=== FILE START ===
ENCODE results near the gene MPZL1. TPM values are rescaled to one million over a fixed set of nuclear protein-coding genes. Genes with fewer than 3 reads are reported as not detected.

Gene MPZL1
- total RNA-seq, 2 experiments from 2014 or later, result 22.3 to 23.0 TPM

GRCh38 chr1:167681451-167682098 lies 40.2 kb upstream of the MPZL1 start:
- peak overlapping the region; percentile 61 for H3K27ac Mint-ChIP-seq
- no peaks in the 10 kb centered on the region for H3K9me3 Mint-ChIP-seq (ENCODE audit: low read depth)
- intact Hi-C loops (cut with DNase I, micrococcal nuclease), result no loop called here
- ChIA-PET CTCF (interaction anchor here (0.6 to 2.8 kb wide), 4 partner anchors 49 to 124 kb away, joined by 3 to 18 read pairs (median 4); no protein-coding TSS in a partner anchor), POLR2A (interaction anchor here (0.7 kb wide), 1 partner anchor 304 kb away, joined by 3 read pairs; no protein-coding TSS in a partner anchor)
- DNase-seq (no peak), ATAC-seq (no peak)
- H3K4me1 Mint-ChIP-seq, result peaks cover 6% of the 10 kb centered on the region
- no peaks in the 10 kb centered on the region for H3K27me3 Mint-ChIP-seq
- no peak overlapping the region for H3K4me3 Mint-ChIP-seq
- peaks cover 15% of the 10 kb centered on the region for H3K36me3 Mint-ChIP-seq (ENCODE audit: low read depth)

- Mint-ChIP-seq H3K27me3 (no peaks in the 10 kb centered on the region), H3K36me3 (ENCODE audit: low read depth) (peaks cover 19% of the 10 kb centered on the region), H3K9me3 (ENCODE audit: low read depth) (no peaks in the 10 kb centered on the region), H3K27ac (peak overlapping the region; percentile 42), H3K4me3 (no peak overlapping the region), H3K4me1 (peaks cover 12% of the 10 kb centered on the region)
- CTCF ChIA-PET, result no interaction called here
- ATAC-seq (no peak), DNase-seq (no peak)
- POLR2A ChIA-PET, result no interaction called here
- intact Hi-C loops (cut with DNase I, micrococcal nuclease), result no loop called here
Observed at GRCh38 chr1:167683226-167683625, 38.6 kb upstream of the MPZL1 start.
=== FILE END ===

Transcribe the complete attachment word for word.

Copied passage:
ENCODE results near the gene MPZL1. TPM values are rescaled to one million over a fixed set of nuclear protein-coding genes. Genes with fewer than 3 reads are reported as not detected.

Gene MPZL1
- total RNA-seq, 2 experiments from 2014 or later, result 22.3 to 23.0 TPM

GRCh38 chr1:167681451-167682098 lies 40.2 kb upstream of the MPZL1 start:
- peak overlapping the region; percentile 61 for H3K27ac Mint-ChIP-seq
- no peaks in the 10 kb centered on the region for H3K9me3 Mint-ChIP-seq (ENCODE audit: low read depth)
- intact Hi-C loops (cut with DNase I, micrococcal nuclease), result no loop called here
- ChIA-PET CTCF (interaction anchor here (0.6 to 2.8 kb wide), 4 partner anchors 49 to 124 kb away, joined by 3 to 18 read pairs (median 4); no protein-coding TSS in a partner anchor), POLR2A (interaction anchor here (0.7 kb wide), 1 partner anchor 304 kb away, joined by 3 read pairs; no protein-coding TSS in a partner anchor)
- DNase-seq (no peak), ATAC-seq (no peak)
- H3K4me1 Mint-ChIP-seq, result peaks cover 6% of the 10 kb centered on the region
- no peaks in the 10 kb centered on the region for H3K27me3 Mint-ChIP-seq
- no peak overlapping the region for H3K4me3 Mint-ChIP-seq
- peaks cover 15% of the 10 kb centered on the region for H3K36me3 Mint-ChIP-seq (ENCODE audit: low read depth)

- Mint-ChIP-seq H3K27me3 (no peaks in the 10 kb centered on the region), H3K36me3 (ENCODE audit: low read depth) (peaks cover 19% of the 10 kb centered on the region), H3K9me3 (ENCODE audit: low read depth) (no peaks in the 10 kb centered on the region), H3K27ac (peak overlapping the region; percentile 42), H3K4me3 (no peak overlapping the region), H3K4me1 (peaks cover 12% of the 10 kb centered on the region)
- CTCF ChIA-PET, result no interaction called here
- ATAC-seq (no peak), DNase-seq (no peak)
- POLR2A ChIA-PET, result no interaction called here
- intact Hi-C loops (cut with DNase I, micrococcal nuclease), result no loop called here
Observed at GRCh38 chr1:167683226-167683625, 38.6 kb upstream of the MPZL1 start.